David Corn outlines dark days ahead, Katha Pollitt says it's okay to mourn and James Wolcott reviews Philip Roth.
"I feel dazed and stunned," said Margot, a 25-year-old UCLA law student as she stared at the TV showing John Kerry slipping 136,000 votes behind George W.
Tracy Pierce didn't get to vote. She'd been registered for years but had moved and didn't know that this affected her voting status. She wasn't on any voter list that could be found.
Any election result that gives Tom DeLay cause for celebration--and, make no mistake, the 2004 election gave the dark prince of Congress plenty to celebrate--ought to send a sharp shiver through
It's another four years--this time with a legitimate win behind him--and the prospects for George W. Bush's second term are grim.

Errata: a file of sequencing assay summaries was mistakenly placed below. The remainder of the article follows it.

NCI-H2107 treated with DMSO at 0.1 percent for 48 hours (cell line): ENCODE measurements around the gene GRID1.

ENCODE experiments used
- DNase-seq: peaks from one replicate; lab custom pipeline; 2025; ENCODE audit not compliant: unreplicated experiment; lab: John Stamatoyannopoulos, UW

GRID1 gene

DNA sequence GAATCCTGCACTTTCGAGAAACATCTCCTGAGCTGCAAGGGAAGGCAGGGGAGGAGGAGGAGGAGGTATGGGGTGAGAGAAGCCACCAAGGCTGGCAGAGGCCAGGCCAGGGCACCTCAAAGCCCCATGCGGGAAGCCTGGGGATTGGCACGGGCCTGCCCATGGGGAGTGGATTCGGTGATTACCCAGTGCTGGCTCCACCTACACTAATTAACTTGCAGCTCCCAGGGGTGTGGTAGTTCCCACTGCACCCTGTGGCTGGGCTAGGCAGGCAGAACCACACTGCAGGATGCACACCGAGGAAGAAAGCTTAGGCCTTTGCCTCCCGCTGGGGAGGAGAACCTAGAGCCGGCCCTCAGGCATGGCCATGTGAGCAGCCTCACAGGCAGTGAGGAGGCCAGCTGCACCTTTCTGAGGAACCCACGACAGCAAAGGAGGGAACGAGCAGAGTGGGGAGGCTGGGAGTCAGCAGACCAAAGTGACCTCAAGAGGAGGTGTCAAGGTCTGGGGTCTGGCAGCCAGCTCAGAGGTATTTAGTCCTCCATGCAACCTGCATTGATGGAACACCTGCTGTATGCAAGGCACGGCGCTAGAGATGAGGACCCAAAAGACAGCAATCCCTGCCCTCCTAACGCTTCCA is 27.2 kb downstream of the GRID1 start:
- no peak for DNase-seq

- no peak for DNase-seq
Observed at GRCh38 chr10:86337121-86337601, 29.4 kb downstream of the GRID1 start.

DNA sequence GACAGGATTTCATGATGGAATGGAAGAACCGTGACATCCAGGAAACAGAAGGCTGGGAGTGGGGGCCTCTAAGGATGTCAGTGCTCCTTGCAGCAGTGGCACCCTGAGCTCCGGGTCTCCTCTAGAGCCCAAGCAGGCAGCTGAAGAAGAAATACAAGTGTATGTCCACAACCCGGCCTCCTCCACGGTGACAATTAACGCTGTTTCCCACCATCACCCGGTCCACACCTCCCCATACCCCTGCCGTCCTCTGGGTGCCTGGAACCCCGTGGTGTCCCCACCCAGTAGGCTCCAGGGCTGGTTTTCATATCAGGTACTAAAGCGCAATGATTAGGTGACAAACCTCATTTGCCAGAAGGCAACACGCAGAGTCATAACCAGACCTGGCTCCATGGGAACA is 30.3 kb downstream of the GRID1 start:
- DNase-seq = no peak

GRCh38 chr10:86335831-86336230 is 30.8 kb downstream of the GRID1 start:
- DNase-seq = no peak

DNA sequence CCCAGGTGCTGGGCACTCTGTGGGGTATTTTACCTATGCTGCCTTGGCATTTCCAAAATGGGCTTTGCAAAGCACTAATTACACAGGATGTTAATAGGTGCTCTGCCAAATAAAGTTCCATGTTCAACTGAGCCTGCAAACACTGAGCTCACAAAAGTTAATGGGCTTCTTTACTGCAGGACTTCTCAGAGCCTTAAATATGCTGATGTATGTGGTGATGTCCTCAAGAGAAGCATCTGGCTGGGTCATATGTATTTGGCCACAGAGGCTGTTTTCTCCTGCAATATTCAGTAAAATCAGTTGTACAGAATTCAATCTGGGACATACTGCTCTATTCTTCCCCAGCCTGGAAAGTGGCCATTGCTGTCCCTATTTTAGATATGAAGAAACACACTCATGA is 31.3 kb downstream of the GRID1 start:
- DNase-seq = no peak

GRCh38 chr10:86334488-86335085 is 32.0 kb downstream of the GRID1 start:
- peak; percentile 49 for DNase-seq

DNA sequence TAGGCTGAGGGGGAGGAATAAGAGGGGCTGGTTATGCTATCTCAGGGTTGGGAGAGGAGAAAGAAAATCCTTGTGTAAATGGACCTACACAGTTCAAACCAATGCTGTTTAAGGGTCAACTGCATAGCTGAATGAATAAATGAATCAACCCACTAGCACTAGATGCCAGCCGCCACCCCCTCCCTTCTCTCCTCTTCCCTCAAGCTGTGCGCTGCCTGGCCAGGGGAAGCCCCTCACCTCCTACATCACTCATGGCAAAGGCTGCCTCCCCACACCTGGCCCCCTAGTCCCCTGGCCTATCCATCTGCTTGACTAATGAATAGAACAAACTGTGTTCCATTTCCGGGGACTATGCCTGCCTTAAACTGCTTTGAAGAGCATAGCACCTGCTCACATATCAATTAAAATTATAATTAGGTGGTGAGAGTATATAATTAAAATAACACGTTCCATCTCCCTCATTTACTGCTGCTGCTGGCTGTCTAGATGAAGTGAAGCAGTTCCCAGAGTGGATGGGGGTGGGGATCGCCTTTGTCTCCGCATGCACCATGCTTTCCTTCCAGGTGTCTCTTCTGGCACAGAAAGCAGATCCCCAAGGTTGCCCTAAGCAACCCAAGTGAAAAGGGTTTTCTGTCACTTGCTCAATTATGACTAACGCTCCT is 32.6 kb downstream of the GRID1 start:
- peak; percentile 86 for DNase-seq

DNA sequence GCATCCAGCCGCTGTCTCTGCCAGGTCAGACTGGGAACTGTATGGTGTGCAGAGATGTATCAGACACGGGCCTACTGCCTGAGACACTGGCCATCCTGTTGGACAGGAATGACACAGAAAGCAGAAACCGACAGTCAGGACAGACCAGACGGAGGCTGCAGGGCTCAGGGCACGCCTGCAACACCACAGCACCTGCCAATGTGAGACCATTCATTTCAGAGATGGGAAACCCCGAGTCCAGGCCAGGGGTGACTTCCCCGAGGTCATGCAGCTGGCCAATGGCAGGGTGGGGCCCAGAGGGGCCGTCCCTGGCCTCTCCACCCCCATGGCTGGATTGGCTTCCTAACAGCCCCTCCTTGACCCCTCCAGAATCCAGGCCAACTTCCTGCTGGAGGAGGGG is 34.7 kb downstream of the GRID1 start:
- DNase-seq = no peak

In no time at all, Bush will be the lamest of ducks.
The CEO now wants a drink--
And something stronger than a spritzer.
His worry's not a storm or flood;
The dread calamity is Spitzer.
"Why Is He Losing?" was the title I initially gave my last column here two weeks ago, and my Nation editor, Roane Carey, worried that this was maybe too pessimistic, amid supposed portents
Thanks to Web-savvy agitators, insiderism and elitism are under heavy attack.
On the morning of November 25, 1970, the body of a young African-American male was recovered from the foot of the Congress Street Pier in Brooklyn.
Unlike communism and socialism, trade unionism has rarely inspired published "second thoughts" by embittered apostates.